Estate Planning : Right of First Refusal Clause

Funding for this content provided by King Law Offices, Shelby, NC

A right of first refusal clause is common in the contracts and deeds in North Carolina. It requires that, before the property conveyed may be sold to another party, it must first be offered to the conveyor or his heirs, or to some specially designated person. In North Carolina, a right of first refusal clause is not void by itself and will be enforced if reasonable.

Generally, a preemptive right is a restraint on alienability and hence it is disfavored. But a minimal interference with the alienability presented by a preemptive right does little disturbance to the primary reason of prohibiting restraints on alienation and hence it should not be by itself void. Further, just as the commercial device of the option is upheld, if it is reasonable, so too the provisions of a preemptive right should be upheld if reasonable, particularly where the preemptive right appears to be part of a commercial exchange, bargained for at arm's length. Finally, a preemptive right is a useful tool for planned and orderly real estate development. To hold such a provision void by itself would be an unnecessary limiting of the right of a developer and is in contradiction to a general trend to uphold restrictive covenants running with the land if those covenants are reasonable.

Two primary considerations dictate the reasonableness or unreasonableness of such preemptive rights, the duration of the right and the provision it makes for determining the price of exercising the right. The Supreme Court of North Carolina has adopted the following generally applicable rules. The better rule is to limit the duration of the right to a period within the ‘rule against perpetuities’ (described below) and thus avoid lengthy litigation over what is or is not a reasonable time within the facts of any given case. A reasonable price provision in a preemptive right is one which somehow links the price to the fair market value of the land, or to the price the seller is willing to accept from third parties.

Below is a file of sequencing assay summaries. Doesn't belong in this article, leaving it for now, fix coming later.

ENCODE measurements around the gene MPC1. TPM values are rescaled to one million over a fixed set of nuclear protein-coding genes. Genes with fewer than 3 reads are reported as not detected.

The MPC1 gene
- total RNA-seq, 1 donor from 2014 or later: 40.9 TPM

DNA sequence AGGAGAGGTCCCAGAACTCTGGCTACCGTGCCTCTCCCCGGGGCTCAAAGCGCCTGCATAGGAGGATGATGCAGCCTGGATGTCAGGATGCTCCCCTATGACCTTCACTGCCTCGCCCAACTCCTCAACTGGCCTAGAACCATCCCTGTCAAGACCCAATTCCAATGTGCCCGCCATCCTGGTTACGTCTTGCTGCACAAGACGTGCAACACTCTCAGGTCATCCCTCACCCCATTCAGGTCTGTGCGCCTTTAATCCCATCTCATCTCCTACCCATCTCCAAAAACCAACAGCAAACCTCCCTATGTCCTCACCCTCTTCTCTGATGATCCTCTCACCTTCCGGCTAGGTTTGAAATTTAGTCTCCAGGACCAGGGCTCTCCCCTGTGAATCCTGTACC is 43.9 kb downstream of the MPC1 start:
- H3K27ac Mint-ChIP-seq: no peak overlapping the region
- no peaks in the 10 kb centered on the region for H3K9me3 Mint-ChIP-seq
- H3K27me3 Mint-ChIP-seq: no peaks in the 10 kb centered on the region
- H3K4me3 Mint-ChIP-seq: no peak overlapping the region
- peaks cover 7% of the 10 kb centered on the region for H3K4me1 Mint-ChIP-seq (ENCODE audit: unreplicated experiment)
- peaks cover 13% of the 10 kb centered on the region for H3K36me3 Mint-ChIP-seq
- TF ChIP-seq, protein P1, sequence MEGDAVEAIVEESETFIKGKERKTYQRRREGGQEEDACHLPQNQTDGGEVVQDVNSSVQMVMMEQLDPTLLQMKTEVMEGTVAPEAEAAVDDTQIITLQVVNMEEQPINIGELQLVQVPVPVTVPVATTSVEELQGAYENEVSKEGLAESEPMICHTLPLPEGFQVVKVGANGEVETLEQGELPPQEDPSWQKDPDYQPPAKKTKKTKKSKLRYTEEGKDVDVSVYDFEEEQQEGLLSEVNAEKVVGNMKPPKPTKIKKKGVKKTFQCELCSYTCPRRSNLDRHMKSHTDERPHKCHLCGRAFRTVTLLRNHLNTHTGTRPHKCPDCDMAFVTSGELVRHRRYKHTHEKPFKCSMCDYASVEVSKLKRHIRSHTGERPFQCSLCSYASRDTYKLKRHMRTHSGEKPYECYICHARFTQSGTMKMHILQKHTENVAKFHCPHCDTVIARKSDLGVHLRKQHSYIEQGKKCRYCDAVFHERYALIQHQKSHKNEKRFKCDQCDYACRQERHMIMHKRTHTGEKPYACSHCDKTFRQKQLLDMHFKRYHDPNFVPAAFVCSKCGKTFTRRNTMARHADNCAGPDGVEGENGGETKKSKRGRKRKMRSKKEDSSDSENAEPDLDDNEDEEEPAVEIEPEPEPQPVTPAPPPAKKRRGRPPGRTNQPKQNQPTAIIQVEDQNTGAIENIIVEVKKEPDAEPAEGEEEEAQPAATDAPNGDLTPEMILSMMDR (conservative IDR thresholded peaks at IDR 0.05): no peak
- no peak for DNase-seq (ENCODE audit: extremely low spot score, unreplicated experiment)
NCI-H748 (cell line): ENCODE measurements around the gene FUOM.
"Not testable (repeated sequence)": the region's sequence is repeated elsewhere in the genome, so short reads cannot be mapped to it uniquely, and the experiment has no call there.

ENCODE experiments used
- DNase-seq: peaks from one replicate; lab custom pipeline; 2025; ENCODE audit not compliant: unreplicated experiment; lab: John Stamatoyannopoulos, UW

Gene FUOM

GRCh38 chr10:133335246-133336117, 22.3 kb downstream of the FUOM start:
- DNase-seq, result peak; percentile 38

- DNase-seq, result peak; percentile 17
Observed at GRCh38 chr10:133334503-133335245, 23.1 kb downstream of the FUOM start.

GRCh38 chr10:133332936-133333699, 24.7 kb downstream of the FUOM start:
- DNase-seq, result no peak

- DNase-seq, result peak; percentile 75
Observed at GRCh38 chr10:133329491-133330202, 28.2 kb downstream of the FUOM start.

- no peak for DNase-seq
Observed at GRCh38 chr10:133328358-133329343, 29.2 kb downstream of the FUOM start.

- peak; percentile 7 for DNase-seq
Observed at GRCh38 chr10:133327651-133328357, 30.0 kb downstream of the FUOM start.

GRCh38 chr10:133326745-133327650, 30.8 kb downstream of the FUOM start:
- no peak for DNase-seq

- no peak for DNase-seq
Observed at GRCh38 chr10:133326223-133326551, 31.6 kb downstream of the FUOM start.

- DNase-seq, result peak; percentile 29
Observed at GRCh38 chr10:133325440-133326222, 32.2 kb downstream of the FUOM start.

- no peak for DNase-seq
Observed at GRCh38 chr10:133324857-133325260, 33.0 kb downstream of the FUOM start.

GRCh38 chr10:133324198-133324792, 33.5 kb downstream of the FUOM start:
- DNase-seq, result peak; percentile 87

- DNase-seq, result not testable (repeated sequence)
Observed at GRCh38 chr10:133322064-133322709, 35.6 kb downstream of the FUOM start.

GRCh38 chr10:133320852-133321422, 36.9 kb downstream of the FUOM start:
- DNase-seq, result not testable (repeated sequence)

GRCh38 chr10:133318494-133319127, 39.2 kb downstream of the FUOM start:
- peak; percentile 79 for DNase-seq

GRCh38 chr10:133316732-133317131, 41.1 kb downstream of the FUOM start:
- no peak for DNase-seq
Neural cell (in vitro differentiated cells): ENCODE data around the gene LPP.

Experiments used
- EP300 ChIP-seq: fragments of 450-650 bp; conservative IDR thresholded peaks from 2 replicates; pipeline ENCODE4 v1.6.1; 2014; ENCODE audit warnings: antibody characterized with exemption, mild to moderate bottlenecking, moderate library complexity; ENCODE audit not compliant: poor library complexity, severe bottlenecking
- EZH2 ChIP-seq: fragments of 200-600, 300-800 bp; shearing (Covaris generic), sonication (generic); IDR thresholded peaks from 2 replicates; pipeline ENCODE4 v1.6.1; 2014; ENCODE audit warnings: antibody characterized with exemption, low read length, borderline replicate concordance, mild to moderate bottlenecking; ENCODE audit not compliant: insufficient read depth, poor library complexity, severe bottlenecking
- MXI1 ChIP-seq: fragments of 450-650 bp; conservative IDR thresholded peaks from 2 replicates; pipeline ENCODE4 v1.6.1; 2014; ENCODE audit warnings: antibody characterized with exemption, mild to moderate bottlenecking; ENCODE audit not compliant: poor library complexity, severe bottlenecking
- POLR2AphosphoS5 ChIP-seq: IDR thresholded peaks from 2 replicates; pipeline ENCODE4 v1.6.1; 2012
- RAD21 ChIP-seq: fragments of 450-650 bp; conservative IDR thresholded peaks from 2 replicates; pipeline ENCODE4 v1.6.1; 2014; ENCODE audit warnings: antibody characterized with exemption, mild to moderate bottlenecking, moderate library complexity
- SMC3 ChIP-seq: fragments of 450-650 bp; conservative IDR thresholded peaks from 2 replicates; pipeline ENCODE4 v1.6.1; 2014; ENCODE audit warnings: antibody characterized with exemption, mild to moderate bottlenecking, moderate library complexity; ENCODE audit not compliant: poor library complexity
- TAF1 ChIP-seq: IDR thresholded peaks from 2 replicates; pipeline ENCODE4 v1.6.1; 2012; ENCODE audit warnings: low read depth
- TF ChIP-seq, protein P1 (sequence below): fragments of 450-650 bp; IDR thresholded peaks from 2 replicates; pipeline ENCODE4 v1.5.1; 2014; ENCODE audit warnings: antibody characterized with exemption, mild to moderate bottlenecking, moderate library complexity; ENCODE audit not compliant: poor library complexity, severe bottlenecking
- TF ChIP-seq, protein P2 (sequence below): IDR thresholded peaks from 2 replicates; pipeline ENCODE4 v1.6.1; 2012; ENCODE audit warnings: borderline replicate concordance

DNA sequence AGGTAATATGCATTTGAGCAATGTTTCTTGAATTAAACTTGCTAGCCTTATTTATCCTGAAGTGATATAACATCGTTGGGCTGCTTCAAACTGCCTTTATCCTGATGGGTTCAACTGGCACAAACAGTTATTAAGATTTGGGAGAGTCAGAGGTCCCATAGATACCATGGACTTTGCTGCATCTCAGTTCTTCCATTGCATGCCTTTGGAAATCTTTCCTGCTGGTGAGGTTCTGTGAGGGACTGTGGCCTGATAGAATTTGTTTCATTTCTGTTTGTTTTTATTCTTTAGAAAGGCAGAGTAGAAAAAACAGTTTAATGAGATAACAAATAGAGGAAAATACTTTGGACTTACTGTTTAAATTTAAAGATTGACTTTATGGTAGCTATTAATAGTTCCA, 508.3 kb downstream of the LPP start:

As it has evolved in North Carolina, the rule against perpetuities may be described as “no devise or grant of a future interest in property is valid unless the title thereto must vest, if at all, not later than twenty- one years, plus the period of gestation, after some life or lives in being at the time of the creation of the interest. If there is a possibility such future interest may not vest within the time prescribed, the gift or grant is void. Its primary purpose is to restrict the permissible creation of future interests and prevent undue restraint upon or suspension of the right of alienation”. The rule against perpetuities has evolved to prevent property from being fettered with future interests so remote that the alienability of the land and its marketability would be impaired, preventing its full utilization for the benefit of society at large as well as of its current owners.